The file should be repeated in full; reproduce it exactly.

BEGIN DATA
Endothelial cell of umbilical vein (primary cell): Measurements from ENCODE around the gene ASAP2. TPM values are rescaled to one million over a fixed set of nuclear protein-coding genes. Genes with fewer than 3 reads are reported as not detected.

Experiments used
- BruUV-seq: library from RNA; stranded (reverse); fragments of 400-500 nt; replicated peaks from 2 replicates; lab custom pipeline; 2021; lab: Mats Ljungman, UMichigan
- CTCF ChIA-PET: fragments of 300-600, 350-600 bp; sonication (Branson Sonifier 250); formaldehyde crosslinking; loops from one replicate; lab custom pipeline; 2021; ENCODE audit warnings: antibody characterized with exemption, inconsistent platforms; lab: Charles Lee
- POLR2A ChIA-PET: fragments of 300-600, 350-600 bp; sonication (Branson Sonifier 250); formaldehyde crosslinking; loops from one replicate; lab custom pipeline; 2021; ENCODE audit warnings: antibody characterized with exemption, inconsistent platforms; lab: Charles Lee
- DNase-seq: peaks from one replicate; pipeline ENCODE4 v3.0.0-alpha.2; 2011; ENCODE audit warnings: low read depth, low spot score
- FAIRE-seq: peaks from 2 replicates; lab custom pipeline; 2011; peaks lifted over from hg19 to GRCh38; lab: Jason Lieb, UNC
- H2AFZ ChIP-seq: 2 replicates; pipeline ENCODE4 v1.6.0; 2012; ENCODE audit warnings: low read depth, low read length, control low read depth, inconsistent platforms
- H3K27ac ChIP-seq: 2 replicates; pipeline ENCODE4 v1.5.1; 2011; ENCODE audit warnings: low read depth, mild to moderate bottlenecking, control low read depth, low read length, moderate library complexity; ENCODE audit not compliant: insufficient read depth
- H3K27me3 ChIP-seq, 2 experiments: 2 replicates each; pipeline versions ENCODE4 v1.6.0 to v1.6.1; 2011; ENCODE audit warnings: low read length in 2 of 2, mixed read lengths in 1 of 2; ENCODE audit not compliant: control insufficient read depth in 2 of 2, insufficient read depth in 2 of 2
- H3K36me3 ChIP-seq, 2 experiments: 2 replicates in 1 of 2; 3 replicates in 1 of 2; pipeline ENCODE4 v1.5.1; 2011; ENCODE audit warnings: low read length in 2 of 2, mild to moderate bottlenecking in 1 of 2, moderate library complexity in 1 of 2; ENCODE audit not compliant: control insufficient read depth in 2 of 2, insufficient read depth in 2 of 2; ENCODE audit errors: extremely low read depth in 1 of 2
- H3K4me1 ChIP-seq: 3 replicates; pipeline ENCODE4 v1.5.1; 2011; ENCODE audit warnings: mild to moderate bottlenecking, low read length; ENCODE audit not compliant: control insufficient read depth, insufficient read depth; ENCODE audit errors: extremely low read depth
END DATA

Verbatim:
Endothelial cell of umbilical vein (primary cell): Measurements from ENCODE around the gene ASAP2. TPM values are rescaled to one million over a fixed set of nuclear protein-coding genes. Genes with fewer than 3 reads are reported as not detected.

Experiments used
- BruUV-seq: library from RNA; stranded (reverse); fragments of 400-500 nt; replicated peaks from 2 replicates; lab custom pipeline; 2021; lab: Mats Ljungman, UMichigan
- CTCF ChIA-PET: fragments of 300-600, 350-600 bp; sonication (Branson Sonifier 250); formaldehyde crosslinking; loops from one replicate; lab custom pipeline; 2021; ENCODE audit warnings: antibody characterized with exemption, inconsistent platforms; lab: Charles Lee
- POLR2A ChIA-PET: fragments of 300-600, 350-600 bp; sonication (Branson Sonifier 250); formaldehyde crosslinking; loops from one replicate; lab custom pipeline; 2021; ENCODE audit warnings: antibody characterized with exemption, inconsistent platforms; lab: Charles Lee
- DNase-seq: peaks from one replicate; pipeline ENCODE4 v3.0.0-alpha.2; 2011; ENCODE audit warnings: low read depth, low spot score
- FAIRE-seq: peaks from 2 replicates; lab custom pipeline; 2011; peaks lifted over from hg19 to GRCh38; lab: Jason Lieb, UNC
- H2AFZ ChIP-seq: 2 replicates; pipeline ENCODE4 v1.6.0; 2012; ENCODE audit warnings: low read depth, low read length, control low read depth, inconsistent platforms
- H3K27ac ChIP-seq: 2 replicates; pipeline ENCODE4 v1.5.1; 2011; ENCODE audit warnings: low read depth, mild to moderate bottlenecking, control low read depth, low read length, moderate library complexity; ENCODE audit not compliant: insufficient read depth
- H3K27me3 ChIP-seq, 2 experiments: 2 replicates each; pipeline versions ENCODE4 v1.6.0 to v1.6.1; 2011; ENCODE audit warnings: low read length in 2 of 2, mixed read lengths in 1 of 2; ENCODE audit not compliant: control insufficient read depth in 2 of 2, insufficient read depth in 2 of 2
- H3K36me3 ChIP-seq, 2 experiments: 2 replicates in 1 of 2; 3 replicates in 1 of 2; pipeline ENCODE4 v1.5.1; 2011; ENCODE audit warnings: low read length in 2 of 2, mild to moderate bottlenecking in 1 of 2, moderate library complexity in 1 of 2; ENCODE audit not compliant: control insufficient read depth in 2 of 2, insufficient read depth in 2 of 2; ENCODE audit errors: extremely low read depth in 1 of 2
- H3K4me1 ChIP-seq: 3 replicates; pipeline ENCODE4 v1.5.1; 2011; ENCODE audit warnings: mild to moderate bottlenecking, low read length; ENCODE audit not compliant: control insufficient read depth, insufficient read depth; ENCODE audit errors: extremely low read depth